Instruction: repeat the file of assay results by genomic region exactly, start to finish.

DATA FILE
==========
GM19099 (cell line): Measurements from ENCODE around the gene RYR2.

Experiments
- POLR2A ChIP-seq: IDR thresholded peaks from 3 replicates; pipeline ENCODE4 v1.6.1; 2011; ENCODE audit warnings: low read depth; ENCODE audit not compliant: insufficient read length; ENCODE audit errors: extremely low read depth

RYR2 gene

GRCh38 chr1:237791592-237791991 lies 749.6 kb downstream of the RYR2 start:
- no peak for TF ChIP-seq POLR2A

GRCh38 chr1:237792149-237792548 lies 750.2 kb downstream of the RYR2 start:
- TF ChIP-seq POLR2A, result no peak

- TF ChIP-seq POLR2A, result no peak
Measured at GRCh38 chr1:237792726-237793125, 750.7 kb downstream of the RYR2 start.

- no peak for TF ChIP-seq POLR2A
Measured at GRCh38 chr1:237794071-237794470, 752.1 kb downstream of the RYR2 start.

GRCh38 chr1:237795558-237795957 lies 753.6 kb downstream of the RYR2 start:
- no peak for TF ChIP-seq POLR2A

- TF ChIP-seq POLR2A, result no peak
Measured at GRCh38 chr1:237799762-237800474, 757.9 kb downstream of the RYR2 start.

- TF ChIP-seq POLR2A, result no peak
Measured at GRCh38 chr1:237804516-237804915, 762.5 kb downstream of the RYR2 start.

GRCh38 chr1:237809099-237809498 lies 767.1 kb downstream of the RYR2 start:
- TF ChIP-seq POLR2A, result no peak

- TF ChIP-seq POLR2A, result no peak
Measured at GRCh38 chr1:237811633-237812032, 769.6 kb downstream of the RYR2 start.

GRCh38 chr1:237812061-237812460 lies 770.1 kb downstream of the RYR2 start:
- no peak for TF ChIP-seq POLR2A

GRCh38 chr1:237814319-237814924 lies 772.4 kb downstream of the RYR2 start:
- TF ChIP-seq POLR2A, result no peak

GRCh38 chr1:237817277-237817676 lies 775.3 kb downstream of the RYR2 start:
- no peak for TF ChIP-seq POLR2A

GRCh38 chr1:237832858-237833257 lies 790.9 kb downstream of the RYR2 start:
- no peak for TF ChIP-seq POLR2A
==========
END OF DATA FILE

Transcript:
GM19099 (cell line): Measurements from ENCODE around the gene RYR2.

Experiments
- POLR2A ChIP-seq: IDR thresholded peaks from 3 replicates; pipeline ENCODE4 v1.6.1; 2011; ENCODE audit warnings: low read depth; ENCODE audit not compliant: insufficient read length; ENCODE audit errors: extremely low read depth

RYR2 gene

GRCh38 chr1:237791592-237791991 lies 749.6 kb downstream of the RYR2 start:
- no peak for TF ChIP-seq POLR2A

GRCh38 chr1:237792149-237792548 lies 750.2 kb downstream of the RYR2 start:
- TF ChIP-seq POLR2A, result no peak

- TF ChIP-seq POLR2A, result no peak
Measured at GRCh38 chr1:237792726-237793125, 750.7 kb downstream of the RYR2 start.

- no peak for TF ChIP-seq POLR2A
Measured at GRCh38 chr1:237794071-237794470, 752.1 kb downstream of the RYR2 start.

GRCh38 chr1:237795558-237795957 lies 753.6 kb downstream of the RYR2 start:
- no peak for TF ChIP-seq POLR2A

- TF ChIP-seq POLR2A, result no peak
Measured at GRCh38 chr1:237799762-237800474, 757.9 kb downstream of the RYR2 start.

- TF ChIP-seq POLR2A, result no peak
Measured at GRCh38 chr1:237804516-237804915, 762.5 kb downstream of the RYR2 start.

GRCh38 chr1:237809099-237809498 lies 767.1 kb downstream of the RYR2 start:
- TF ChIP-seq POLR2A, result no peak

- TF ChIP-seq POLR2A, result no peak
Measured at GRCh38 chr1:237811633-237812032, 769.6 kb downstream of the RYR2 start.

GRCh38 chr1:237812061-237812460 lies 770.1 kb downstream of the RYR2 start:
- no peak for TF ChIP-seq POLR2A

GRCh38 chr1:237814319-237814924 lies 772.4 kb downstream of the RYR2 start:
- TF ChIP-seq POLR2A, result no peak

GRCh38 chr1:237817277-237817676 lies 775.3 kb downstream of the RYR2 start:
- no peak for TF ChIP-seq POLR2A

GRCh38 chr1:237832858-237833257 lies 790.9 kb downstream of the RYR2 start:
- no peak for TF ChIP-seq POLR2A